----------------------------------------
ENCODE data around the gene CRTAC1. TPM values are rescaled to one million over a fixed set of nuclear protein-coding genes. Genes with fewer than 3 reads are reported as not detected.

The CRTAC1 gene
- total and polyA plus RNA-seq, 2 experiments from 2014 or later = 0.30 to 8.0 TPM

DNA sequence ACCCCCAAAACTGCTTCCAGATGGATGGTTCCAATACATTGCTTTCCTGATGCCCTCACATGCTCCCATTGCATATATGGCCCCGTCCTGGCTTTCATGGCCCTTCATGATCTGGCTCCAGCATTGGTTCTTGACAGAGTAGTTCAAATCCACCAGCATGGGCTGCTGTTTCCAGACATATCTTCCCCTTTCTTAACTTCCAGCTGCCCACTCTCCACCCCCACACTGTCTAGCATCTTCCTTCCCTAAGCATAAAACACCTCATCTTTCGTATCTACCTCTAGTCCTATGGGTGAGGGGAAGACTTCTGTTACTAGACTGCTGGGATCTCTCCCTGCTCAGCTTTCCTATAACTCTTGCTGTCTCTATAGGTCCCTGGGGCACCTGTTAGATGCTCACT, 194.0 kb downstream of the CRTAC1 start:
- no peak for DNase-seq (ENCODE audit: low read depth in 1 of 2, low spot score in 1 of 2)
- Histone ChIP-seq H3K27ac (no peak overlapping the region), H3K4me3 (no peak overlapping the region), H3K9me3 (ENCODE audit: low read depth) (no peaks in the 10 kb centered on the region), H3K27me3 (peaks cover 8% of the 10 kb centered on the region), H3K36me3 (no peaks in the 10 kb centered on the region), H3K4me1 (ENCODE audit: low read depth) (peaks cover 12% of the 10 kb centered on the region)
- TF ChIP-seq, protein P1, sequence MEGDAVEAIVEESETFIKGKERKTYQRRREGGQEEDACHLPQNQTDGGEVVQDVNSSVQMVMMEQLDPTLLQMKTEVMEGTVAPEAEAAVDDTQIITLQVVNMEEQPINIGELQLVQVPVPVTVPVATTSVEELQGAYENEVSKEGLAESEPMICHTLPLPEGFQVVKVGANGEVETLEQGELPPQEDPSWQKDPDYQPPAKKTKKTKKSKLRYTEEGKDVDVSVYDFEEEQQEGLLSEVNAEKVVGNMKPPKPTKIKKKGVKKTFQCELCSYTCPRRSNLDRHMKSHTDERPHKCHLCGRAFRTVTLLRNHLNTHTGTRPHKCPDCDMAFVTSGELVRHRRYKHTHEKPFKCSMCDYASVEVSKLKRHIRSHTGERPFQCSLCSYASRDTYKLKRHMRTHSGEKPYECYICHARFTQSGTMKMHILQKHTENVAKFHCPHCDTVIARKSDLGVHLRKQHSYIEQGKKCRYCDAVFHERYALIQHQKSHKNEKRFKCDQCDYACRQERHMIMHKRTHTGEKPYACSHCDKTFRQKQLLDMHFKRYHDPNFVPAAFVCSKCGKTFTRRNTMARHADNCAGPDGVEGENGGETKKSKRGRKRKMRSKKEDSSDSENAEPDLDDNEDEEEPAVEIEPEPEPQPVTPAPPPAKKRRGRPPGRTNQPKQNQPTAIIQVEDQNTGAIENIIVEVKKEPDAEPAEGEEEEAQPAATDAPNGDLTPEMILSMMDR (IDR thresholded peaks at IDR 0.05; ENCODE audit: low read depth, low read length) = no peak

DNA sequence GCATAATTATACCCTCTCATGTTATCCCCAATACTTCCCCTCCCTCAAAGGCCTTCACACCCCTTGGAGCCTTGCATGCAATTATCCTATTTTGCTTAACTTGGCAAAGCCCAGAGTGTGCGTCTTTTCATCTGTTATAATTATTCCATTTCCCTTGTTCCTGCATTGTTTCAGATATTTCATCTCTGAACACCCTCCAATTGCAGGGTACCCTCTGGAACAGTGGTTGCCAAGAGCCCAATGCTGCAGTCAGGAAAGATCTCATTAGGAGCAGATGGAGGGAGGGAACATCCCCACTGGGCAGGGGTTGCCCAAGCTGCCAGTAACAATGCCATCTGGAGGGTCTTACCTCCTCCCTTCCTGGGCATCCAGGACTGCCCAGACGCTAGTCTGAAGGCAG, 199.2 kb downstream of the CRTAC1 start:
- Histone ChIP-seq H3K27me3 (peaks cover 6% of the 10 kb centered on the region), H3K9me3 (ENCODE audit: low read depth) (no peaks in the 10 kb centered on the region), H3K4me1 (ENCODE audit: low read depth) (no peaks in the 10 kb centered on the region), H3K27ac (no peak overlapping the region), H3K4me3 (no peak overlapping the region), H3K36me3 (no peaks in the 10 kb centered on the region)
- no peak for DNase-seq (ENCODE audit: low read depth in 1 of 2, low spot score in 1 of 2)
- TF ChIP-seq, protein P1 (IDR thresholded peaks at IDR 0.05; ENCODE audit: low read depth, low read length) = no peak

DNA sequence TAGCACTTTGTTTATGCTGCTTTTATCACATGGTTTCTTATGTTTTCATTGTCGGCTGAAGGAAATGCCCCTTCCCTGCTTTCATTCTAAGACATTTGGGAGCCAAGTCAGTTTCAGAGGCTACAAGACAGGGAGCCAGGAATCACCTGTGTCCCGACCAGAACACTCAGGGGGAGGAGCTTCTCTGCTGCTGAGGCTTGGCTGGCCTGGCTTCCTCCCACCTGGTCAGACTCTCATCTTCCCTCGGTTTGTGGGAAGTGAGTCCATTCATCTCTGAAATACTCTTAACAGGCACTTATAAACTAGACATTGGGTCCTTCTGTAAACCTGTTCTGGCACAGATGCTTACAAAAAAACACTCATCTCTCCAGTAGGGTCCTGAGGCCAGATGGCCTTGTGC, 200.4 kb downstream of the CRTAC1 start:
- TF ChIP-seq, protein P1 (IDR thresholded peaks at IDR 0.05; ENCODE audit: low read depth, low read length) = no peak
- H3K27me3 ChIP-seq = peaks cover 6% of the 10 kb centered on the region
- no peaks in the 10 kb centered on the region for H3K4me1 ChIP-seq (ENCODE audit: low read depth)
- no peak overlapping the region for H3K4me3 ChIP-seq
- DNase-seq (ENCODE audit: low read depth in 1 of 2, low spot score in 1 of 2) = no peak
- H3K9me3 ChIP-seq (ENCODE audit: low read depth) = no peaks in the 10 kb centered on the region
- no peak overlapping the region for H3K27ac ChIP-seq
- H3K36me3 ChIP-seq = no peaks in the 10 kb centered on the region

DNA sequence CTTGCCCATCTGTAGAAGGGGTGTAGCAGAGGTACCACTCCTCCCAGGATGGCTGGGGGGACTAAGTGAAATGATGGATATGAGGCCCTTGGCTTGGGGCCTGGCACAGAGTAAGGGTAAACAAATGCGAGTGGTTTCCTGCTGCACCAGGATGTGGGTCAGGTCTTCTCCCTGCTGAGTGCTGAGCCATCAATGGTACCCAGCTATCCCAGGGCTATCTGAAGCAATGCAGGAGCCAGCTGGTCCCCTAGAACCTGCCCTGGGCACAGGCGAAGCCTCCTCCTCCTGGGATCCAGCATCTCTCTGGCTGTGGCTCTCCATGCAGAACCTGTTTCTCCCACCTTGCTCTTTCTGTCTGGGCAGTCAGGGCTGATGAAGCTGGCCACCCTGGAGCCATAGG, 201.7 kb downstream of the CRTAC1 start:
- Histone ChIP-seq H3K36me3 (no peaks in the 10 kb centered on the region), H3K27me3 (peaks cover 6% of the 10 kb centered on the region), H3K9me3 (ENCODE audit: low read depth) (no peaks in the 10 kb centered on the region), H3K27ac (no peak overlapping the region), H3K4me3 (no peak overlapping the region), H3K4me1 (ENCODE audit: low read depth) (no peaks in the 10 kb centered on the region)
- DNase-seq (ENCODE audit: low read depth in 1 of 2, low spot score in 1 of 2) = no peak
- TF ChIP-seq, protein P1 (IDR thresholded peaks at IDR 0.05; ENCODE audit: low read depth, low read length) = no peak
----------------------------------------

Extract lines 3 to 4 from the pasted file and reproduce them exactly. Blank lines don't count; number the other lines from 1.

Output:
- total and polyA plus RNA-seq, 2 experiments from 2014 or later = 0.30 to 8.0 TPM

DNA sequence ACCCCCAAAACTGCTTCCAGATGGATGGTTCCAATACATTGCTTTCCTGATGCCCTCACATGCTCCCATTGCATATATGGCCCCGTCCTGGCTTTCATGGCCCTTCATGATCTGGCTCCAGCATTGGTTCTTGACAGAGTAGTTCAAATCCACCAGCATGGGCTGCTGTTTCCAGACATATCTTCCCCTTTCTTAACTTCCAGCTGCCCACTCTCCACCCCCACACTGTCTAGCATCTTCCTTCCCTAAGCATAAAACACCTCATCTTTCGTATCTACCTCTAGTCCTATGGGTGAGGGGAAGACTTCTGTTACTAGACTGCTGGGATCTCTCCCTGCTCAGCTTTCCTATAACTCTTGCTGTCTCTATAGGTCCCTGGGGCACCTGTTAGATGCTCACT, 194.0 kb downstream of the CRTAC1 start: